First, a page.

“I stayed around for two or three hours helping volunteers, bringing people across the finish line, giving them medals, and really watched the social interaction at the finish line,” he said of the 2019 event. “I was a first-hand witness to all of that. What I learned is that this is not only a great event for people to be able to go out and run and see what they can accomplish physically, but a lot of people do it for fun. And afterward, it seemed like almost all of them gathered at the City-County building for a great social event and celebrated just being together, a great cause and running a race.”

Paulsen is a part of the community that makes the Salt Lake Marathon possible. So what does a financial institution get out of sponsoring a race?

“It’s a great investment, so to speak, for us to be able to make in our community,” he said. “It reminds me of the phrase, ‘A rising tide lifts all boats’, and we believe that. …We’re really invested in our communities.”

For Bank of America in Utah, that means investing in local arts projects and efforts to help eliminate poverty and create more economic mobility.

“We don’t put as much into healthcare, so this is something that’s a little unusual for us in the community at this time,” he said, noting all of these things can be interconnected. “We believe that if we’re providing economic mobility and lifting members of our community for generations to come, that helps all of us. It’s going to help our company, our employees …everybody benefits.”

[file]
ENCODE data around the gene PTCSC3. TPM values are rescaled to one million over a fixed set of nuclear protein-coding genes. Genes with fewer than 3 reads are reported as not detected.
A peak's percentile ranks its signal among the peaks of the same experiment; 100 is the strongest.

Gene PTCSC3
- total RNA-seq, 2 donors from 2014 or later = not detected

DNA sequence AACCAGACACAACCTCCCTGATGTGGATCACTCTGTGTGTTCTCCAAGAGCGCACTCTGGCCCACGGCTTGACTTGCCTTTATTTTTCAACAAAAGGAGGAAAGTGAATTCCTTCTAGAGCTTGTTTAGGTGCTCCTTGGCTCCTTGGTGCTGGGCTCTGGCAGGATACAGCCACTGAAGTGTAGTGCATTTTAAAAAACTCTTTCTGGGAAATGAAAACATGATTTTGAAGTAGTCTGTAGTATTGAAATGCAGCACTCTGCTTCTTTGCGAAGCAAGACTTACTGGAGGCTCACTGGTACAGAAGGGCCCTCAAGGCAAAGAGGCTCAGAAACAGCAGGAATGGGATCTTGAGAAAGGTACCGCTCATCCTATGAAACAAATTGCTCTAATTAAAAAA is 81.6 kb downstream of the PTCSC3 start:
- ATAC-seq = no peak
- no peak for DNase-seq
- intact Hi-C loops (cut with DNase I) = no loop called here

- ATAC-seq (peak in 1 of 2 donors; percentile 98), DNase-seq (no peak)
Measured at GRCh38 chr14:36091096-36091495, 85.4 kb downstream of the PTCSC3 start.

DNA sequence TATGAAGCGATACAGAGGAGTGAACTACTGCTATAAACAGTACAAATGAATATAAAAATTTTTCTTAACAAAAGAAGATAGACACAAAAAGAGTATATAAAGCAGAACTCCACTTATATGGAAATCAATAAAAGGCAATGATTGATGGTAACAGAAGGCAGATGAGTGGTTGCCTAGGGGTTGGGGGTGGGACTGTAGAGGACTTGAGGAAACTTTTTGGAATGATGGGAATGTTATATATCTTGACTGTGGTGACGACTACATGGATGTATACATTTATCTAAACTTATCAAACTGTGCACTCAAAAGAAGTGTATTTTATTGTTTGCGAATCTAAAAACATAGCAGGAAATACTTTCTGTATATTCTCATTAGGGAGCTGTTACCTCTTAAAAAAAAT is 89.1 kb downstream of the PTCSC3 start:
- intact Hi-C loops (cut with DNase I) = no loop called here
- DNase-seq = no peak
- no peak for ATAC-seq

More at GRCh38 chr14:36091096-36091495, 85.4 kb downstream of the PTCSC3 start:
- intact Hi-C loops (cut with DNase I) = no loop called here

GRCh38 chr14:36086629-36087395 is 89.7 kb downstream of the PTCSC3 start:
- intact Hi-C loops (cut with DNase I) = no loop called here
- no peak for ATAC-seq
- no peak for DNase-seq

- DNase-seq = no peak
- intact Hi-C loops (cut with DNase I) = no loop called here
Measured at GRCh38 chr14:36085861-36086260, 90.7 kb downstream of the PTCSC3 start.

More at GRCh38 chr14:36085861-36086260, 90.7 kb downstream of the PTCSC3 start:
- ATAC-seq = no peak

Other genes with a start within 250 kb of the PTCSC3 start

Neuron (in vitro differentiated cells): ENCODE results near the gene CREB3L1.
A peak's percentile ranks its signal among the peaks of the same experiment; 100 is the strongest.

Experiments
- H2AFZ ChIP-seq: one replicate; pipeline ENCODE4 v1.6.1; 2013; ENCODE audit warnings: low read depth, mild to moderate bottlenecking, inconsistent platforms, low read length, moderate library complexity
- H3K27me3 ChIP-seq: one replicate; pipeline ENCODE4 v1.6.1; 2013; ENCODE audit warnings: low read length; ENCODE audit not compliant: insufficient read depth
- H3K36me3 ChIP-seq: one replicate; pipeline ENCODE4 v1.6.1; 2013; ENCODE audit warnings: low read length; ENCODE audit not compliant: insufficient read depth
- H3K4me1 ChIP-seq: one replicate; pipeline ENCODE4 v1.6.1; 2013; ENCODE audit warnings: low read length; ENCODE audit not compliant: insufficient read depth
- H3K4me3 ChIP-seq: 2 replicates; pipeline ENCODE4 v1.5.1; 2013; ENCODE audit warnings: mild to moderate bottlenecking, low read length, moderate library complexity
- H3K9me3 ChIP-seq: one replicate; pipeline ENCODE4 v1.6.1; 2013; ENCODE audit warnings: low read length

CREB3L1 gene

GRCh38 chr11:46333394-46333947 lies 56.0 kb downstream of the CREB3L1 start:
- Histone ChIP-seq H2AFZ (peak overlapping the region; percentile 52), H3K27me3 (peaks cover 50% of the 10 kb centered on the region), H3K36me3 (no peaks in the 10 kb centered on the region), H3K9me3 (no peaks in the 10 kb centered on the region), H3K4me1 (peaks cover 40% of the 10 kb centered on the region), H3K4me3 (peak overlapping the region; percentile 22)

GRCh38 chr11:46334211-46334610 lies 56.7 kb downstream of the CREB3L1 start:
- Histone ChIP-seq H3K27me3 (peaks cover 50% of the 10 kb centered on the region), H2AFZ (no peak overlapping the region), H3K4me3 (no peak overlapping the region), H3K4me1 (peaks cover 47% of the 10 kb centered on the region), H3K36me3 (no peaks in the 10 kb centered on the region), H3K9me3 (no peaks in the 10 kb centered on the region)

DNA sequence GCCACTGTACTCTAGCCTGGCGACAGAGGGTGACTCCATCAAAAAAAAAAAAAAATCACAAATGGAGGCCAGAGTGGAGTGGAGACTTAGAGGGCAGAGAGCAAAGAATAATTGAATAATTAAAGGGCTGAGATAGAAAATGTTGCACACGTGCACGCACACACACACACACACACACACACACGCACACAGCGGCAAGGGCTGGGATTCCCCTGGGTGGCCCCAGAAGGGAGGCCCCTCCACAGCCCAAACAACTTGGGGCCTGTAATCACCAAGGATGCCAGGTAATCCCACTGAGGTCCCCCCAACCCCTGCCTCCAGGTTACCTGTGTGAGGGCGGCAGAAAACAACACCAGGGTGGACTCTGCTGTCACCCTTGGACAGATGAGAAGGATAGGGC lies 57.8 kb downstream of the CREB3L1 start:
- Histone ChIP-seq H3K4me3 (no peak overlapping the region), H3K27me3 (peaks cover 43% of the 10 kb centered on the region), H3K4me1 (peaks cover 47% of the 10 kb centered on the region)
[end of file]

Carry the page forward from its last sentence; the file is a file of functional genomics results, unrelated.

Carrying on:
And this year, maybe more than any other, Paulsen said he and his colleagues are looking forward to helping to provide an event that will bring people together in a way that uplifts and changes lives for the better.

He said the race was just another in a long list of social gatherings that we missed out on because of the pandemic.

“Going to movies, getting together for concerts, whatever it was,” Paulsen said of how the volunteers from his company felt about the event’s two-year hiatus. “This was just another one of the things we weren’t able to get together and bond as a community, teammates, friends, whatever, and so we really missed it.”

Perry said their company, like most, struggled in the first months of the pandemic shutdown. But when times are tough, people seem to find solace in activities like running and places like Salt Lake Running Company.

“We’ve been around almost 27 years, and we went through the downturn of 2008,” she said. “In a very real way, we are aware that the service we provide is a real stress reliever. “

When public health advice suggested the outdoors were safer if people wanted to recreate or gather, their business had to figure out ways to adapt so they could serve customers while keeping customers and staff safe.

“We were here to help the situation, and it felt like it was more of an empowering situation,” she said of how helpless many people felt during the pandemic. “The very largest percentage of our customer base are just trying to get out of bed, be happier and take care of their bodies.”

While events were rocked by the pandemic closures, companies Perry’s enjoyed some of their best years ever.

Now they get to see a communal manifestation of their efforts alongside other sponsors, community members, and of course, the athletes.

“We’ve made it,” Perry said. “And we get to move forward. Our business is not dependent on races…but we do appreciate the Salt Lake Marathon events because they help keep people motivated. They do help to inspire people. That’s the part that is important to us as a community supporter of that.”